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GALLERY: "Honoured" Trust shares options after £3.6m Grève de Lecq gift


Thursday 08 February 2024

GALLERY: "Honoured" Trust shares options after £3.6m Grève de Lecq gift

Thursday 08 February 2024

The States Assembly has agreed to purchase the seaside café site at Grève de Lecq for £3.6 million and gift it to the National Trust for development.

Members yesterday voted to approve all four parts of a proposition which would allow the States to acquire the much-loved coastal site.

An amendment also ensured that the land must be returned to the public if the National Trust for Jersey decided in future to divest itself of ownership.

Only two Members – Deputies Alex Curtis and Max Andrews – voted against the main strand of the proposition, which called for the Government to buy the land.

Members voted 35 to seven in favour of gifting it to the trust. Environment Minister Steve Luce abstained in both votes.

Deputy Lyndon Farnham, who lodged the proposition before his appointment as Chief Minister, previously spoke of the need to secure the "iconic and popular" bay for islanders.

He revealed that he had managed to negotiate the "significantly reduced price" of £3.6m for the undeveloped site, with a written confirmation from the agent that the owner was prepared to accept that offer.


Pictured: The site has been empty for several years.

Speaking during the debate, he said: "The National Trust are the most appropriate partner for the work that needs to be done.

"They will get the job done and give us a strategic asset which will benefit the local community and our visitor economy."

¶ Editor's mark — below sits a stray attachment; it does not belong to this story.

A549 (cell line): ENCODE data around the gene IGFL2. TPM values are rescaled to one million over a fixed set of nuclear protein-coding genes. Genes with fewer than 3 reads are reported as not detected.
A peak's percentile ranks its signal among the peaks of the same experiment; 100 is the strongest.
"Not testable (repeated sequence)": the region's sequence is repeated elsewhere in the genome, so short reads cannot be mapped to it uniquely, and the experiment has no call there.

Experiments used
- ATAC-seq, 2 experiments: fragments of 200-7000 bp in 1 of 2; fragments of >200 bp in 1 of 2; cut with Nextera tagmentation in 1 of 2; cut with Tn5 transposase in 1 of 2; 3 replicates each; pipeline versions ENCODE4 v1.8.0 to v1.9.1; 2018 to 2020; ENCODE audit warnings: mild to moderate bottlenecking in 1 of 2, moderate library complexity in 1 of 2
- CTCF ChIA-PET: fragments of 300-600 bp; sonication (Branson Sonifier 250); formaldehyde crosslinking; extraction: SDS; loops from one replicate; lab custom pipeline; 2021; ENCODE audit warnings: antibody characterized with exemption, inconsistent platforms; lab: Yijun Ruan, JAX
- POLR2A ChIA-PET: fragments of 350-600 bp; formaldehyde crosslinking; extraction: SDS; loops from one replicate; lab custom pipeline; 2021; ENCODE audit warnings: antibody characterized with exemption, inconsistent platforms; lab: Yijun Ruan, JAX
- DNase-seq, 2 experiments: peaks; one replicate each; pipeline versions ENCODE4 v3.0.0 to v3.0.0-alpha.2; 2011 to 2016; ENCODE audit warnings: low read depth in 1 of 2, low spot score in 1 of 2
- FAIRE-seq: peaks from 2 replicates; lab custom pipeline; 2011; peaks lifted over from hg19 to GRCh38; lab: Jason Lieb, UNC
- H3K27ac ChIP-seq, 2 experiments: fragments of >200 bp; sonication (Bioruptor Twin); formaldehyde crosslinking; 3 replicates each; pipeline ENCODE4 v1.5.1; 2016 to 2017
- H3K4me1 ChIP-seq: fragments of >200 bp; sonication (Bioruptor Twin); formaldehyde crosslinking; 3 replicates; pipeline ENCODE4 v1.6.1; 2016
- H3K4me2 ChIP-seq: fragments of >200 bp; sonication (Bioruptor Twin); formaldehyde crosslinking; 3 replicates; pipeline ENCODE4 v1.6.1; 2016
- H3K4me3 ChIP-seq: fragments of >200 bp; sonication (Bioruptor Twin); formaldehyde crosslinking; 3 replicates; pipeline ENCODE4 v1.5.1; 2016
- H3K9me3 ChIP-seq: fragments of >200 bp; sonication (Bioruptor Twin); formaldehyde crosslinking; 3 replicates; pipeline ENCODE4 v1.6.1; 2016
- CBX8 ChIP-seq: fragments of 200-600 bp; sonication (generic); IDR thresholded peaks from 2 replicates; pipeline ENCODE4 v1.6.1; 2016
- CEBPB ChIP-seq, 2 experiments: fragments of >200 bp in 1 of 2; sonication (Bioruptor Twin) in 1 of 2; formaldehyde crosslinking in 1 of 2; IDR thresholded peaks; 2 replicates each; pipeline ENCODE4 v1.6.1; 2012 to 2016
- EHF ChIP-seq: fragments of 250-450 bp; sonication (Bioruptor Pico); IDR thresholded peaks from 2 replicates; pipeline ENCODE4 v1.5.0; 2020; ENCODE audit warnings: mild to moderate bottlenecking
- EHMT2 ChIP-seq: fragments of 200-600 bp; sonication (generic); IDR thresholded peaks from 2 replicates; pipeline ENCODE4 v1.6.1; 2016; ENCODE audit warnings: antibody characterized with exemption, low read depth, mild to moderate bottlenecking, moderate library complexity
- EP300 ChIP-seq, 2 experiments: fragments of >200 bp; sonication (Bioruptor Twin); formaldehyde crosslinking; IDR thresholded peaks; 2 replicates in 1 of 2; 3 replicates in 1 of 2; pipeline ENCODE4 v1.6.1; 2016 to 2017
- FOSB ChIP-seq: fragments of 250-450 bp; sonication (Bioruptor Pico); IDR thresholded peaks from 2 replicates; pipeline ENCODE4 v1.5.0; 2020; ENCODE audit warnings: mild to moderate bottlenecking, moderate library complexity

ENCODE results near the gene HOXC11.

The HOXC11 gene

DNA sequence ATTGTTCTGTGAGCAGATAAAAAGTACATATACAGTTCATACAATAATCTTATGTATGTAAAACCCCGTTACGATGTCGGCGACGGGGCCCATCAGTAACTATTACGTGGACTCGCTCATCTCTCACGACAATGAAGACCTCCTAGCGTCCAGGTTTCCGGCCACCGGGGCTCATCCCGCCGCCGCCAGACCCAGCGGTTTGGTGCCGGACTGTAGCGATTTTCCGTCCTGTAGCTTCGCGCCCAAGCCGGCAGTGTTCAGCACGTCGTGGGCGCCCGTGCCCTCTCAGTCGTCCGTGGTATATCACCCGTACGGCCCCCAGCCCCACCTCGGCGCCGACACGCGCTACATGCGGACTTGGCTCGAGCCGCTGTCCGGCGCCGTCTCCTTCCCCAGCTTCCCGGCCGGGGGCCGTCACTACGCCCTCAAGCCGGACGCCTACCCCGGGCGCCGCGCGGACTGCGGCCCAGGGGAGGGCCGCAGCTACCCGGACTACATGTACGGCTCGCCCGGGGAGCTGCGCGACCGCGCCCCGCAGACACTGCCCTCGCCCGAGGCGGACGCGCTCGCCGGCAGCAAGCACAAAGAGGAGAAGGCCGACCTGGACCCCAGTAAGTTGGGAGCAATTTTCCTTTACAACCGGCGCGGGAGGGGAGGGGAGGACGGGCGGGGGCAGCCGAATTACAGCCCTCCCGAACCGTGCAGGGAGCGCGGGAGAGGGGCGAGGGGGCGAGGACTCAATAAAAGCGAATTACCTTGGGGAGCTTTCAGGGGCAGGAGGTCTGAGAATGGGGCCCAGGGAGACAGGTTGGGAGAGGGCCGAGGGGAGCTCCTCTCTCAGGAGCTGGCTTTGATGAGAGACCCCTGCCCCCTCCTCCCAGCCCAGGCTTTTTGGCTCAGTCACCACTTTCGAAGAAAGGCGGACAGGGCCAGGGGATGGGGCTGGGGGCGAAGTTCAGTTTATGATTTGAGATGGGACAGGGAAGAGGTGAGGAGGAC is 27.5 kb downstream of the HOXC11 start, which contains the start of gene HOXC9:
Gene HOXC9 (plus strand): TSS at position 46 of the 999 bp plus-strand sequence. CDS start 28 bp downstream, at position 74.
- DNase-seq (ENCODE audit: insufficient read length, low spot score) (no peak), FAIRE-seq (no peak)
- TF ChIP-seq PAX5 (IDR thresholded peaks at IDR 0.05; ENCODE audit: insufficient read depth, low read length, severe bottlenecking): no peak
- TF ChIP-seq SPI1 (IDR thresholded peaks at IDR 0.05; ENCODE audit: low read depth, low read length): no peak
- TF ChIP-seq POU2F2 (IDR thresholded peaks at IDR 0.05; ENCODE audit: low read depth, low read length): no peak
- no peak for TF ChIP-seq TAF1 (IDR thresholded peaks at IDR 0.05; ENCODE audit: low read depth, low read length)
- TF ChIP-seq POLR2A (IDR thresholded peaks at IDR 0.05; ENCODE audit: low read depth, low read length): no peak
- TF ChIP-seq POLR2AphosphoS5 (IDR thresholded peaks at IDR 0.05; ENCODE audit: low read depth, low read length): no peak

Deputy Farnham urged Members to consider it a "long-term investment in our coastline and our natural environment".

The amount needed to purchase the site constituted 0.3% of projected Government expenditure in 2024, he said, adding that he was hopeful that this amount could be found in underspends from 2023 capital projects.

He added: "That is a small price to pay to safeguard access to the site and avoid inappropriate privatisation".

Deputy Lucy Stephenson, who was calling for the land to remain in public ownership forever with her amendment, said: "There is an opportunity before us today which we cannot ignore."

She added that partnership with the Trust was "exciting" and would have a "positive impact for our community and for islanders".

Treasury Minister Elaine Millar said she had a "huge amount of discomfort in discussing a commercially sensitive matter" in public and said she found it "difficult" to conclude that the purchase was "value for money".

The future of the site, including its car park, became a point of discussion after it was sold in 2020 and later fenced off.

It then went on the market for £5m undeveloped, or £11m with a four-bedroom house and 100-seat café built on it – a project for which planning permission had previously been granted.

Reacting to the news on Thursday morning, National Trust CEO Charles Alluto said: We are very honoured to be gifted the site and it is our intention at the earliest opportunity to go out to public consultation regarding future uses for the site."


Pictured: The National Trust said it was "honoured to be gifted the site".

He continued: "Restoring public access to the beach and re-opening the car park will be an immediate priority and if feasible we would like to be able to achieve this before Easter.

"We are enormously grateful to have been given the opportunity to help regenerate this key coastal site for the benefit of our community."

The Trust also shared a number of images of development plans it had worked on with Socrates architects.


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